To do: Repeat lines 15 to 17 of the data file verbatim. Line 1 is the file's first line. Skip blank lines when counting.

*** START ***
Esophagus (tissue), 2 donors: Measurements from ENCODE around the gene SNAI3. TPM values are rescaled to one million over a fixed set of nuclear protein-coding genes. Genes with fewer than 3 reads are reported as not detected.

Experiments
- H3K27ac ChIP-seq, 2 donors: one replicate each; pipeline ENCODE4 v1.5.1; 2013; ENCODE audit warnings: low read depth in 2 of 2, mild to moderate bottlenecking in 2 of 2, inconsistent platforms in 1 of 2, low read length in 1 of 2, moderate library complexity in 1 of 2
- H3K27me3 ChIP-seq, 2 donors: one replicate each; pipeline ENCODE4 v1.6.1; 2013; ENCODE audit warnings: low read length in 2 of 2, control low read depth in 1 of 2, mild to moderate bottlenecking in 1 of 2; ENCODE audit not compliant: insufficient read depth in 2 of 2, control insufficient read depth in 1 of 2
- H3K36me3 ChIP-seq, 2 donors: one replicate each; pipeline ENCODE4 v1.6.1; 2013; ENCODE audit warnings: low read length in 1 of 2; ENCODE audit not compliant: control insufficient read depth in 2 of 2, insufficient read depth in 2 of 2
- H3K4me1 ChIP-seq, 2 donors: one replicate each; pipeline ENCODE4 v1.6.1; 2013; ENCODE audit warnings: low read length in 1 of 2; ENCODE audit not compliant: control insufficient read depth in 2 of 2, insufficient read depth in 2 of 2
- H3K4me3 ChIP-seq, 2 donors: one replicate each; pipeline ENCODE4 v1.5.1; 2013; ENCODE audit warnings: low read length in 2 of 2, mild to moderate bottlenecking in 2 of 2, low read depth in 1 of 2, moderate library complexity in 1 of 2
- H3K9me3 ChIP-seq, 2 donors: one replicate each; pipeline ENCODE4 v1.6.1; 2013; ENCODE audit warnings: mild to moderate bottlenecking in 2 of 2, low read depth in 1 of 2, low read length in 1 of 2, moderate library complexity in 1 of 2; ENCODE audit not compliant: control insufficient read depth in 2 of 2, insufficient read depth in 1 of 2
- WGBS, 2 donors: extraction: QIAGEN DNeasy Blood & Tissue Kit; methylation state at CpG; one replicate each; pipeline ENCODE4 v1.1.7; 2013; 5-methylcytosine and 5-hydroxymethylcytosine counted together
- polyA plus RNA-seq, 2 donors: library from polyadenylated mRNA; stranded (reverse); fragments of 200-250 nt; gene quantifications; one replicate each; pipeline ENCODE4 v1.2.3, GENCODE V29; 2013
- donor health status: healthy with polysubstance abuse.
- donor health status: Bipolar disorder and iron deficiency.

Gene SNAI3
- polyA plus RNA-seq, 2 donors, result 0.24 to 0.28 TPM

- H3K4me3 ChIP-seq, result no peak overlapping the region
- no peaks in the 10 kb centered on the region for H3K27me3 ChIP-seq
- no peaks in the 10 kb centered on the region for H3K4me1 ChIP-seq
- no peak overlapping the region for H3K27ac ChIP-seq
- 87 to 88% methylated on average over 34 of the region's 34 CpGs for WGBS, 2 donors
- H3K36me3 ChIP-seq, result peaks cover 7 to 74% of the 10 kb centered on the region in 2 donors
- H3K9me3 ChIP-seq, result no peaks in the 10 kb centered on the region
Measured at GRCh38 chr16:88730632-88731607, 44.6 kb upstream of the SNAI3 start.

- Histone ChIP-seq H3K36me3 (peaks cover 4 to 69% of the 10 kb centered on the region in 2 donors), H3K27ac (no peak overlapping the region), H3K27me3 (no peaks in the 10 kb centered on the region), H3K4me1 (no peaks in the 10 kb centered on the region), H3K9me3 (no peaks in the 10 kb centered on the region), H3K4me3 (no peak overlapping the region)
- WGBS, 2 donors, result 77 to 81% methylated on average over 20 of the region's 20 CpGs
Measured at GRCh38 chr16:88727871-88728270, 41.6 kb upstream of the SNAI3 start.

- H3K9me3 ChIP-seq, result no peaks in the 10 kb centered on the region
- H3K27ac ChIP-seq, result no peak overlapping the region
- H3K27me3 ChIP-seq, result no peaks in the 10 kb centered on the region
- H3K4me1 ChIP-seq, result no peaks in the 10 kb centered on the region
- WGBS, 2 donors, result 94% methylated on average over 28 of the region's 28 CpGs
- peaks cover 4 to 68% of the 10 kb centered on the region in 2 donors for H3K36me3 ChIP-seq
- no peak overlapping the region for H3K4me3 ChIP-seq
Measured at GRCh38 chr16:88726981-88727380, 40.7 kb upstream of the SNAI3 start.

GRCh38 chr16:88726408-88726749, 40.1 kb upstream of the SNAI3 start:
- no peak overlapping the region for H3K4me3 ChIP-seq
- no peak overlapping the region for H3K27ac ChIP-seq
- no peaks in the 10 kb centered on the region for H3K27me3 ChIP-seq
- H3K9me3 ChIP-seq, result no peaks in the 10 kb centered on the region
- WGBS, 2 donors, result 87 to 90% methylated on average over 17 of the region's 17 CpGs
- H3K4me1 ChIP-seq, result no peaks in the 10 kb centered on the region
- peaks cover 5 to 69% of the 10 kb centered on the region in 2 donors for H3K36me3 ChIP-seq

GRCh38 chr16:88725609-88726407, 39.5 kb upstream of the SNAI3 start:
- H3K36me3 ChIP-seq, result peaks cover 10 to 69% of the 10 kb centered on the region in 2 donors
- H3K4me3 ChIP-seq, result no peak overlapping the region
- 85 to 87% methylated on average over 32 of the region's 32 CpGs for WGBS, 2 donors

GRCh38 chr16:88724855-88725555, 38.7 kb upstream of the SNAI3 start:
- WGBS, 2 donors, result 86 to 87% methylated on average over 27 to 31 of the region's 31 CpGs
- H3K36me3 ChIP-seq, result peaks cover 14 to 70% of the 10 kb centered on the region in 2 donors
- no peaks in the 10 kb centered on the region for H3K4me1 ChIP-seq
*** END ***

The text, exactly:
- H3K4me3 ChIP-seq, result no peak overlapping the region
- no peaks in the 10 kb centered on the region for H3K27me3 ChIP-seq
- no peaks in the 10 kb centered on the region for H3K4me1 ChIP-seq